Best Of :: Shopping & Services
Museum shops are pretty good places for last-minute gifts — you will find items quirky enough that the recipients probably will not have seen them and definitely will not have purchased for themselves. The Santa Monica Museum of Art has a tiny, super-focused version, called Gracie, its goods stacked neatly in the hallway between the entrance and the galleries. Some items you may have seen in other luxury-novelty stores, like a mug that looks like three espresso cups smushed together. Others are surprises, like the collection of plates stacked in the shape of a palace. No one needs these things. But you need to buy them for someone, and this museum shop makes it easy and pleasant to do so. Oh, and feel free to walk 10 steps more to see the actual museum, which has a $5 suggested donation ($3 for seniors, students and artists). Bergamot Station, 2525 Michigan Ave., G1, Santa Monica. (310) 586-6488, smmoa.org.
Every group of friends has that one member who reliably delivers cool gifts with cards to match. In our case, said friend was willing to share her source: the Library Store at Central Library. Every nook and cranny of this smallish space is filled with books (of course!), many about L.A. or on themes such as cooking, gardening and literature; educational but fun toys that kids will adore; jewelry and gadget covers (iPad, Kindle, etc.) for book lovers; creative greeting cards and postcards; T-shirts and other garments; and unusual items such as colorful paper sculptures made by librarian Dora Ho from recycled catalogs. Now you, too, have access to one-stop cool gift shopping, down to the funky wrapping paper and artistic gift tags. Even better, proceeds support the Los Angeles Public Library. 630 W. Fifth St., dwntwn. (213) 228-7550, lfla.org/store.
If Los Angeles is the street-art capital of the world, then MidCity's 33third is the scene's Louvre. More gift shop than museum, this art-supply mecca has nonetheless hosted shows by such graf luminaries as Chaka and Revok (who was famously arrested there for vandalism). Although it claims to be the largest street-art supply store in the country, with 2,900 square feet of everything from Ironlak paint and nozzles to "drippers," it's also a showcase, with practice walls in the back and a dedicated gallery space under construction. And 33third is adding what's being billed as the planet's first street-art academy, Los Angeles Academy of Street Art, to debut mid-October. It's places like this that make L.A. the envy of cool kids around the world. 5111 W. Pico Blvd., Mid-City. (310) 694-3460, 33third.com.
"Giggle isn't just a baby store," the company literature says, "it's a new parent store." New parent! What did they do with the old parent!? And yet there is a singular transformation that takes place when a prospective buyer steps inside Giggle — it's readily apparent that it's one of the most chic, stylish stores for equipping a nursery in Los Angeles. From nursery and bedding supplies, to baby bouncers that undulate at a precise rate, to toys, strollers, carriers and other gifts, Giggle presents an oasis for the maternally harried and a break for the paternally worried, with its friendly, welcoming atmosphere, blessed lack of hard sell and emphasis on eco-friendly living from the cradle onward. The store's line of plush stuffed animals is particularly soft and comforting; they resurrect a simpler time in which all those animals were alive and so were you. 1120 Montana Ave., Santa Monica. (424) 268-4539, giggle.com.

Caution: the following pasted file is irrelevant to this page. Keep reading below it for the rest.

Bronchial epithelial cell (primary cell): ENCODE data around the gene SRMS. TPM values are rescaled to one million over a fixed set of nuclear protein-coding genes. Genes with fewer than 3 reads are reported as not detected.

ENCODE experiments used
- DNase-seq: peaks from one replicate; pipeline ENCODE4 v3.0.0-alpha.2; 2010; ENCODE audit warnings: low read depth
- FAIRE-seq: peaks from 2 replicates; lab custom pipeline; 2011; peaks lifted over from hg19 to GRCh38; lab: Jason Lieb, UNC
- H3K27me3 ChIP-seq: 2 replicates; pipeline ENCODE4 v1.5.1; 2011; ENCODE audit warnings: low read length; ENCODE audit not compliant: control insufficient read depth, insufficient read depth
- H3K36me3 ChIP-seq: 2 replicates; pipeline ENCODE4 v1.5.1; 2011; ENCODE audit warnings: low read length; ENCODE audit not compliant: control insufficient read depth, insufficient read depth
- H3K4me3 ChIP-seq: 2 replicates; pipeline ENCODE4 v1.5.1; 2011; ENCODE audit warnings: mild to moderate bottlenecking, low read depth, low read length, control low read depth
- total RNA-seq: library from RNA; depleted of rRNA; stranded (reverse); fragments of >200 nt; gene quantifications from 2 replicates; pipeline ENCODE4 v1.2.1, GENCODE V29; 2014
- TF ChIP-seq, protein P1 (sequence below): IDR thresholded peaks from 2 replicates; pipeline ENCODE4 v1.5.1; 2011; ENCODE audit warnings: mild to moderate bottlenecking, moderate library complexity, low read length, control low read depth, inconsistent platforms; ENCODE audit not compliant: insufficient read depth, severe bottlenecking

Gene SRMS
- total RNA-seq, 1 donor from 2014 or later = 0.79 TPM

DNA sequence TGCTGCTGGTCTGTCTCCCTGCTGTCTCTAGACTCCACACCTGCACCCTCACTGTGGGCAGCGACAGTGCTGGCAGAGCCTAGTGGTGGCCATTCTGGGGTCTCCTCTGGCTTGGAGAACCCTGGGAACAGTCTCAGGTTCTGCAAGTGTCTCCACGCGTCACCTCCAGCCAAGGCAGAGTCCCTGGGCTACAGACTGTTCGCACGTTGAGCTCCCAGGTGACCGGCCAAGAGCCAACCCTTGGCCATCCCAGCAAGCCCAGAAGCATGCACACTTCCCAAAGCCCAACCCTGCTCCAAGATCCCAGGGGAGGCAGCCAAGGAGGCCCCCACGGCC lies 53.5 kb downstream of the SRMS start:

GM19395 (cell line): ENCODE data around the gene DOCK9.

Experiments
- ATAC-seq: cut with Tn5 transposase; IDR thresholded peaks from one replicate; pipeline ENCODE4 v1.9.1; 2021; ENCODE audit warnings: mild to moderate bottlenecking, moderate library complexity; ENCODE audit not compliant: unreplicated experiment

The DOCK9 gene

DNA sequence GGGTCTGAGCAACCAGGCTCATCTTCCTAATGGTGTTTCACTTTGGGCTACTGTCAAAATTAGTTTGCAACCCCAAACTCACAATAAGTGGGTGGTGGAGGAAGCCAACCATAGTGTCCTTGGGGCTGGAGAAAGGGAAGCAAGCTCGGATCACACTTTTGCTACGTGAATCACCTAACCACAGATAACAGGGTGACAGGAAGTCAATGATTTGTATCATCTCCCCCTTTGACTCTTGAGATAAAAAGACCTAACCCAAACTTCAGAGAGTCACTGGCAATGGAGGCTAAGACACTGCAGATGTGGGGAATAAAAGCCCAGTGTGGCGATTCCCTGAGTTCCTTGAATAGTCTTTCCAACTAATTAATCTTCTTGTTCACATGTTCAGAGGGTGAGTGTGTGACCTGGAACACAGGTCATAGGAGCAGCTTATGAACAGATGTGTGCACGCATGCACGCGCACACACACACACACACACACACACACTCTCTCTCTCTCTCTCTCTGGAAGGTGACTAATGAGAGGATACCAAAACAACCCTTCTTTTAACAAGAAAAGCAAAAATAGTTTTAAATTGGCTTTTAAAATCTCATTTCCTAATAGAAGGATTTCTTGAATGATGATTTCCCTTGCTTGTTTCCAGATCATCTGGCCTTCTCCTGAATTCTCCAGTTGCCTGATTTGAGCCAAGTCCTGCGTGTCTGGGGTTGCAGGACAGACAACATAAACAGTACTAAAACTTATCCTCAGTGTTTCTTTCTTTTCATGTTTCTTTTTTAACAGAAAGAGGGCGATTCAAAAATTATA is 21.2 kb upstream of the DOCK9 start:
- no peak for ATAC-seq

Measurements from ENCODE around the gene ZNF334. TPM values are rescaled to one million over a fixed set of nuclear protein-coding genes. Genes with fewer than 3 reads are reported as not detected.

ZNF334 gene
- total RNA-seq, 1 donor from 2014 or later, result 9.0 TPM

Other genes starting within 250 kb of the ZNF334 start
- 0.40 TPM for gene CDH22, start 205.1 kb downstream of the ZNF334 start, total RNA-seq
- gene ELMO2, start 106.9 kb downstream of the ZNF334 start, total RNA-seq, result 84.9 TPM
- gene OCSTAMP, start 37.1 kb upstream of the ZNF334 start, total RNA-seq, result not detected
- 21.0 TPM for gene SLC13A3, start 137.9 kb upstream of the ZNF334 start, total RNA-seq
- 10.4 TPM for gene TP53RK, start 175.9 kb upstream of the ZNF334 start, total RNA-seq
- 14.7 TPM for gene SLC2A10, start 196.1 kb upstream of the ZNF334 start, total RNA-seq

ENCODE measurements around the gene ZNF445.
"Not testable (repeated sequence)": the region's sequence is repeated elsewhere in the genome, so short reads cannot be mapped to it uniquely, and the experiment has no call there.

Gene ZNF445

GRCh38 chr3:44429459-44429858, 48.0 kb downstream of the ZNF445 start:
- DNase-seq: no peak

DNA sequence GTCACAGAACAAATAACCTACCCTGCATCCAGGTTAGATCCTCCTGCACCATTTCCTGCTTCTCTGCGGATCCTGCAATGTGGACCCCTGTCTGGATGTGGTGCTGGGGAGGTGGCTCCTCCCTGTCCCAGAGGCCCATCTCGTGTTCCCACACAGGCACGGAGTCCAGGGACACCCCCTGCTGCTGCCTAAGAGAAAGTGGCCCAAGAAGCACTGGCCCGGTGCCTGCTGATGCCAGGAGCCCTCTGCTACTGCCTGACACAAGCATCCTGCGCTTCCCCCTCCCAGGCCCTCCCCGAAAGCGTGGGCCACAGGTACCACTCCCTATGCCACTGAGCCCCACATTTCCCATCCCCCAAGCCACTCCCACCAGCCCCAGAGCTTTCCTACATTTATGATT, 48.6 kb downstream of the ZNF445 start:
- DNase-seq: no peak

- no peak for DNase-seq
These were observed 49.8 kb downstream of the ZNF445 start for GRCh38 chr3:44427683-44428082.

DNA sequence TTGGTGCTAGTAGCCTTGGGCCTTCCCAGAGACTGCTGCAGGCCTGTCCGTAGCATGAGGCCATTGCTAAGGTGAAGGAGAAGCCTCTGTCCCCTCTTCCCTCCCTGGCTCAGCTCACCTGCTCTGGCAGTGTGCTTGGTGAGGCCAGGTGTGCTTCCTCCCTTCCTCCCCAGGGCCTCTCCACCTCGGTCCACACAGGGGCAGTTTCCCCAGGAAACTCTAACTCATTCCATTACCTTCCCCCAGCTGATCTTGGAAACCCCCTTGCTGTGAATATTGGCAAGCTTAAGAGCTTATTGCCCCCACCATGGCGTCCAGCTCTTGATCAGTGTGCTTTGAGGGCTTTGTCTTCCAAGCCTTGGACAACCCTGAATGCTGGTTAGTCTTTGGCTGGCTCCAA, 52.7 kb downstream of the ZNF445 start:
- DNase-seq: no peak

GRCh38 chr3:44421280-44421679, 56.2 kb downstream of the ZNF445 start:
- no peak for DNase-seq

There are many choices for your smut-wear needs, but while you're digging through that 3-for-$10 thong bin, consider the ritual and the anticipation. Long before Victoria had any secrets, the place that started it all opened its doors on Hollywood Boulevard — in 1947! While that flagship moved a few blocks away in 2005, it's still the two-story king of lingerie. And, early this year, the 117-store company announced that it was for sale. Although Frederick's of Hollywood says it's on firm financial ground with a recent $24 million line of credit, you never know. Victoria could swallow it up. And while you have that picture in your head, appreciate what you have, L.A. — the world's mecca of unmentionables. 6751 Hollywood Blvd., Hlywd. (323) 957-5953, fredericks.com.
This laid-back Sherman Oaks shop has become a nerve center for garage bands, jazz musicians, classical players and others who work in the music industry — or aspire to do so. Owner Ed Walker is a bass player, and every staffer is a musician. Customers are drawn to the high-quality instruments — generally used, refurbished here and then sold for far less than new — as well as a busy repair division that can fix any woodwind or brass instrument. Baxter-Northup Music Co. is one of L.A.'s oldest businesses, and sheet music is still its most enduring sales item. Plenty of bands buy the Fake Book, which Walker explains "gives just the chord changes so they can fake it — to 600 songs!" Individual song sheets are popular with classical musicians, students and others. Celebrities and directors also stop by to browse — or to enroll their kids in the store's 25-teacher music school. 14534 Ventura Blvd., Sherman Oaks. (818) 788-7510, baxternorthupmusic.com.